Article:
Quote of the Day

Tuesday, June 9, 2009

More on Monticello Land

The school's acquisition of land in Monticello was more complicated than I thought!

According to an individual in Monticello (I found this on the person's blog), two families donated 200 acres to the foundation; I'm not sure where the foundation came up with the remaining 320, but at least some of it was purchased:

"Shannon[sic] Brooks from George Wythe College and his wife stopped in to check out the store. They think they might know a few families coming with the college who would be interested in buying it. We will just wait to see what all happens.

"It looks like [redacted] and [redacted] are going to donate 100 acres to the school and [redacted] and I are donating 100 acres, and the college will negotiate with [redacted] and [redacted] for the other 200 they need. We are buying 100 acres back, and then donate that to use as a tax deduction. ...We will be fencing this summer and maybe start on the pavilion."

All of this land was later annexed by the City of Monticello. You can read the annexation document here.


James F. said...

So how does this affect your calculations of the price of the property? Doesn't it take the price from "overpriced" to "exorbitant"?

My thoughts all along have been that the $2.18 million is for more than just the raw land. Could it have included the anticipated costs of initial infrastructure, or a building, or something else related to the building projects on the property?

I don't know, I'm no expert, but I can think of a lot of different possibilities with the information on the balance sheets.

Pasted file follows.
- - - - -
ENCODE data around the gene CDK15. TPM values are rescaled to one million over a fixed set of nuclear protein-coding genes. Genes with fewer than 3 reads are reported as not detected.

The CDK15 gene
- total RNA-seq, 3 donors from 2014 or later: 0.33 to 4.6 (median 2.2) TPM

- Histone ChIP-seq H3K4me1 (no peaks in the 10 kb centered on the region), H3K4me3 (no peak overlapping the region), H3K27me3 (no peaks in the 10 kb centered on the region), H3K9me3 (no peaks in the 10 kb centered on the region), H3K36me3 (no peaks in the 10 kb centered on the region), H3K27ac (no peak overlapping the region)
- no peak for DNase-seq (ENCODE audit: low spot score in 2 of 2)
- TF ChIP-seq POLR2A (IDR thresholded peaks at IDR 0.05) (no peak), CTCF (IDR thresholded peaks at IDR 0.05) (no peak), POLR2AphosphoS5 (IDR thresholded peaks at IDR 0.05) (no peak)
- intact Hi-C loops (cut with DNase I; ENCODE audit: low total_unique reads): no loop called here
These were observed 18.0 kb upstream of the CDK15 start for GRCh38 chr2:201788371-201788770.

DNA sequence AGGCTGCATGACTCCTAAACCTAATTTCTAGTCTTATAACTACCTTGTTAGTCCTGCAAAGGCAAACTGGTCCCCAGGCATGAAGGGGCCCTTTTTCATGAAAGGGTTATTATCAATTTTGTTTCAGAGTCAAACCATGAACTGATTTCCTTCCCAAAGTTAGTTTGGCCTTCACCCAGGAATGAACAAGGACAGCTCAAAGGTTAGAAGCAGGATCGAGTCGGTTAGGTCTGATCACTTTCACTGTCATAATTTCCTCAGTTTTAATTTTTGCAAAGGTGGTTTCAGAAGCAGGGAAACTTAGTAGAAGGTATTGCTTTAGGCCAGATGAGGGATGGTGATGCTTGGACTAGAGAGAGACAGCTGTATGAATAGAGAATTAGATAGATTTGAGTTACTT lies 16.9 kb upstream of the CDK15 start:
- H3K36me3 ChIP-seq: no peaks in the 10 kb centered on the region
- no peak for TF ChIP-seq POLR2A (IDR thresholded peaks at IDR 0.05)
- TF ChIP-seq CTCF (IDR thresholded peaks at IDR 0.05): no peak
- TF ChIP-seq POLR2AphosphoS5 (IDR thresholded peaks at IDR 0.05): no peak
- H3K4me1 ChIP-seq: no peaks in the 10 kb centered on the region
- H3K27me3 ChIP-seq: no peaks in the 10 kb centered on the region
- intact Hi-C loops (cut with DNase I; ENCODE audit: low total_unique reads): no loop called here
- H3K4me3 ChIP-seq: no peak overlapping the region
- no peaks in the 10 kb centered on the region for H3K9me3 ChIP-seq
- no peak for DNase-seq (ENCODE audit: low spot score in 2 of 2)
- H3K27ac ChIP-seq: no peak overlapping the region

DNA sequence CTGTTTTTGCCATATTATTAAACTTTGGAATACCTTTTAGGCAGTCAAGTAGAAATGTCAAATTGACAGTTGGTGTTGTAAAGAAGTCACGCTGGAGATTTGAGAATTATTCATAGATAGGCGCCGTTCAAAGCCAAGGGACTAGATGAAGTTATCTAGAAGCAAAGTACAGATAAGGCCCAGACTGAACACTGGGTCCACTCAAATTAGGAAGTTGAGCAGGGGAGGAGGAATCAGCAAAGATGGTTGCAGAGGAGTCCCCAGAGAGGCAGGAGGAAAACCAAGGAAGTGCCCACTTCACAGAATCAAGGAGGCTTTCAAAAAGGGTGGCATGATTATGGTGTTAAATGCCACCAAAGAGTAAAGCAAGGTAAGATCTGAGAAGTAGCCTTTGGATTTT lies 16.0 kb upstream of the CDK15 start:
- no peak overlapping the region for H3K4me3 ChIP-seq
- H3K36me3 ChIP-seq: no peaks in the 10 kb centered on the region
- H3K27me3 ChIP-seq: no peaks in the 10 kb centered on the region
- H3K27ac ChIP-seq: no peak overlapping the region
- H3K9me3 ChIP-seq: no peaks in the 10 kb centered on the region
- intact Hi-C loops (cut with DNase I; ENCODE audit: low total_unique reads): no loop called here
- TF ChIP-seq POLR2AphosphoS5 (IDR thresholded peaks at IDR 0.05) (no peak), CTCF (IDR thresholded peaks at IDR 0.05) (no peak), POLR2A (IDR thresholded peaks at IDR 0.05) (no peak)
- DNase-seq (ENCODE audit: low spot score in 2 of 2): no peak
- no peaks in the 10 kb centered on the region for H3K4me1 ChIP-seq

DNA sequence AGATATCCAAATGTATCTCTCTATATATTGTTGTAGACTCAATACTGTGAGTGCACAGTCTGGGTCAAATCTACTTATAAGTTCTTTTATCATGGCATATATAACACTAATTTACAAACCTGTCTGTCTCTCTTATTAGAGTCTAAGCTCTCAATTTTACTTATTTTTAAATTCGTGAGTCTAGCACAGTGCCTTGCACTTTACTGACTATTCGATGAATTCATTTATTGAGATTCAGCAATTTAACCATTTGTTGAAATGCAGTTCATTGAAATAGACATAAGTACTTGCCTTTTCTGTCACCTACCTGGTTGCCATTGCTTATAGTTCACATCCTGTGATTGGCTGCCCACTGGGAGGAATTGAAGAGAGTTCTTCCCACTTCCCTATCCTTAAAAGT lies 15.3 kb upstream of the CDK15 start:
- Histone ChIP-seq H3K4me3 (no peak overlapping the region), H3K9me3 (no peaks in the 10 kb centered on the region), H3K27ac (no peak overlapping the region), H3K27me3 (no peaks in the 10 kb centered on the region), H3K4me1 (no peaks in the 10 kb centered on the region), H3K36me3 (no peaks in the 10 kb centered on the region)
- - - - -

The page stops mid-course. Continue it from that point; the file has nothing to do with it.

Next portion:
But what is the point of all of this? Are you trying to prove that they overpaid for the land? That they are in dire financial straights? That they'll soon go bankrupt and the "truth" will come out? These all seem to be conclusions that you've already made and now you're gradually finding facts that you use to support these conclusions.

The Real George Wythe said...


They have placed the full $2.18 million on their balance sheet as land, and submitted it to the IRS. That's their tax basis. Including anticipated costs of initial infrastructure or a building would be illegal--I seriously doubt they did this.

There's not really a point to all this other than to document what I've found. If from this you conclude they're in dire financial straits, that's your conclusion.

I've come to some preliminary conclusions too, and the facts seem to be bearing those out, but you never know. They may have donors with deep enough pockets to see them through. Or their online courses may take off. Who knows?